38-Year-Old Cornerback – Free Agent
2016 Fantasy Football Outlook
There was no outlook written for Champ Bailey in 2016. Check out the latest news below for more on his current fantasy value.
2016 ADP: –
Champ Bailey Contract Information:
Retired in October of 2014.
Bailey has decided to retire from the NFL, Adam Schefter of ESPN reports.
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Age is determined on September 1st of each season.
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A blank stat line is used above whenever a player was not on the field for any plays in the game that week.
Champ Bailey: Past News Updates ( ▲ View most recent update )
RotoWire's Preseason Outlooks
There was no outlook written for Champ Bailey.
Expected to compete for a starting job, Bailey was released by the Saints at the end of the preseason.
Bailey remains an elite cornerback but his shutdown skills primarily keep him from being a solid IDP option. With so few passes thrown his way, the opportunity for interceptions is minimal, which keeps his fantasy value low.
Bailey remains one of the best cornerbacks in the NFL, although that hinders his fantasy upside considerably. Teams have simply chosen to throw the ball away from him, greatly reducing his chances to pick off passes.
After re-signing with the Broncos for four more years, Bailey's place in Denver is solidified and he can go back to shutting down opposing wide receivers. Bailey remains one of the game's few shutdown corners, although that actually makes him a poor IDP option, as so few quarterbacks are willing to throw his way.
Bailey has long been considered one of the best cornerbacks in the League, which actually limits his fantasy upside because so few quarterbacks throw in his direction. At 32 years old, his best days are likely behind him, but he remains a dominant player on the defensive side of the ball.
Bailey continues to be considered a top-tier shutdown cornerback in the NFL, which is not always a good thing for fantasy purposes. After recording 18 total interceptions in 2005 and 2006, Bailey has only managed to grab four in 2007 and 2008 combined as quarterbacks are clearly avoiding his side of the field. Bailey dislocated his elbow in the last week of the 2008 season, but is expected to be fully healthy when the season starts.
Opposing teams gave Bailey a wide berth in 2007; he went from eight interceptions in 2005 to 10 in 2006 to only three last year. Bailey still posted strong tackling numbers (79 or more stops for the third time in his last four campaigns), but the lack of interceptions is a definite concern. The Broncos defense isn't nearly as good as other recent Denver defenses, which allows opposing offenses to avoid Bailey. Bailey's skills are still strong; he possesses the triple threat of speed, power and instincts. He's such a good tackler that he shouldn't drop too far in drafts, but expect him to be closer to three interceptions than 10 in 2008.
Forget cornerback, Bailey is one of the best players in the NFL – period. He has translated rare body control, speed, instincts and knowledge of passing offenses into the very definition of "shut down corner." Often, however, that meant opposing offenses didn't throw the ball his way enough for him to be fantasy viable. He made a decent number of tackles for an IDP (he isn't the most aggressive run supporter in the world) but just didn't get enough opportunities to pick off passes. All that changed the last two years in Denver. Bailey now consistently accounts for 80-plus total tackles in 16 games and turned his usual three to five interceptions into jaw-dropping numbers. And remember, three to five interceptions is a quality year that exceeds expectations for many players. Bailey turned that trick every year, with a career-low two picks just once, in 2003. But then in 2005 he had eight interceptions and in 2006 another 10, scoring touchdowns in both years. Even if he's not a star in run support, consider that after the first two games of 2006, opposing teams had thrown at him just three times, yet he led the team with 17 tackles. With Darrent Williams on the opposite corner and Dominique Foxworth at safety last year, quarterbacks couldn't avoid Bailey as much as they’d like. That could continue with the Broncos adding Dre Bly in the offseason. There's no safe place to throw against the Broncos, and that's one reason it's not unreasonable to expect more than five picks out of Bailey.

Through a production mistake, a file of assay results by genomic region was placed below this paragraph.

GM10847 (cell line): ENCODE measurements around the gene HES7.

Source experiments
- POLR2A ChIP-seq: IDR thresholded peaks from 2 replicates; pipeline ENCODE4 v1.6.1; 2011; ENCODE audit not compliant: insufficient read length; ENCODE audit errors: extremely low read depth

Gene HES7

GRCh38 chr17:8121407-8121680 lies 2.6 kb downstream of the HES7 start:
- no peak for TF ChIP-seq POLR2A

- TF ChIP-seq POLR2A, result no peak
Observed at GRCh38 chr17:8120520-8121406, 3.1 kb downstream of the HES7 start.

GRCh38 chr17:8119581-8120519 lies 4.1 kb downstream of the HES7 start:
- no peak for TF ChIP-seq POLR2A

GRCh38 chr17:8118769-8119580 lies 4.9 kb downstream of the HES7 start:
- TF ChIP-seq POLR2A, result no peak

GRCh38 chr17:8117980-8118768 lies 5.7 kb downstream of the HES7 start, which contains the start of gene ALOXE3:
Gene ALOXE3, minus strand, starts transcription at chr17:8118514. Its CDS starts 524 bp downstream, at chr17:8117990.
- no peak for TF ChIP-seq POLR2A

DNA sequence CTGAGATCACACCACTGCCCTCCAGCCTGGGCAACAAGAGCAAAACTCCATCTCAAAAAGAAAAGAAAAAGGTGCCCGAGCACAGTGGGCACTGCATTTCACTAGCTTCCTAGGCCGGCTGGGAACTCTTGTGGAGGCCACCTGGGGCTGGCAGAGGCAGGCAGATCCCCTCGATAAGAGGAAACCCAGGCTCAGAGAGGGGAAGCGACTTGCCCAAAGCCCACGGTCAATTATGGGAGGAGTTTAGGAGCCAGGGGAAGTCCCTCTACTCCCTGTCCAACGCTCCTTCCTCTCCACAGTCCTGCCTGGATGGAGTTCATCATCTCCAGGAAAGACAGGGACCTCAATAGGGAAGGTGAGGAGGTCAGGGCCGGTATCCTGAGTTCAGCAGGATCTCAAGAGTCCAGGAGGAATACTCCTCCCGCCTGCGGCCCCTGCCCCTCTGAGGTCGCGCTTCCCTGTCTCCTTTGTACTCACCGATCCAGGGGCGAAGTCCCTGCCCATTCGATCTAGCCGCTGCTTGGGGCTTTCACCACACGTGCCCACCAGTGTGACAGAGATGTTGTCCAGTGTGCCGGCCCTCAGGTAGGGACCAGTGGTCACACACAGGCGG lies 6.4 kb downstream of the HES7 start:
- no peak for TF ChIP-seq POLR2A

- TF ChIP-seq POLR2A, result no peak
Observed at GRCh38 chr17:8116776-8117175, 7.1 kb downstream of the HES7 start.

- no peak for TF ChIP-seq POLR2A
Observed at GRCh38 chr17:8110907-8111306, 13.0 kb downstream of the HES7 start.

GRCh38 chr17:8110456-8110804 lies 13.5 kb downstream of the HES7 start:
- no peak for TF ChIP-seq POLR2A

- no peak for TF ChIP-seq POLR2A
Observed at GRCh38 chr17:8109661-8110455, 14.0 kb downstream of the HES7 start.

Bailey made a career high eight interceptions in 2005, and he remains one of the premeir cover corners in the league. If Darrent Williams comes up with a solid year at corner opposite Bailey, it will only help Bailey's interception totals, as teams won't be able to throw away from him.
An elite NFL cornerback, but that doesn't necessarily equate to solid individual defensive player production as most teams stay away from him. If your league incorporates passes defensed into the scoring, you'll want to stay away from Bailey as well.
Bailey, who arrived to Denver as part of the Clinton Portis blockbuster trade with the Redskins, gives the team an elite cornerback. His presence will allow defensive coordinator Larry Coyer to be more aggressive. While he's a shutdown cornerback, Bailey's value in the individual defensive player leagues takes a hit because opposing offenses will look to stay away from him.
Bailey, who might be the best pure cover corner in the game, racked up 62 solo tackles, three interceptions and 24 passes defensed a year ago, and his numbers might be even better than that if opposing teams tested him more often. Still, with his tremendous speed and athleticism, Bailey is always a threat to take a turnover to the house, and given his high tackle numbers for a corner, he's worth a look once the top safeties are off the board.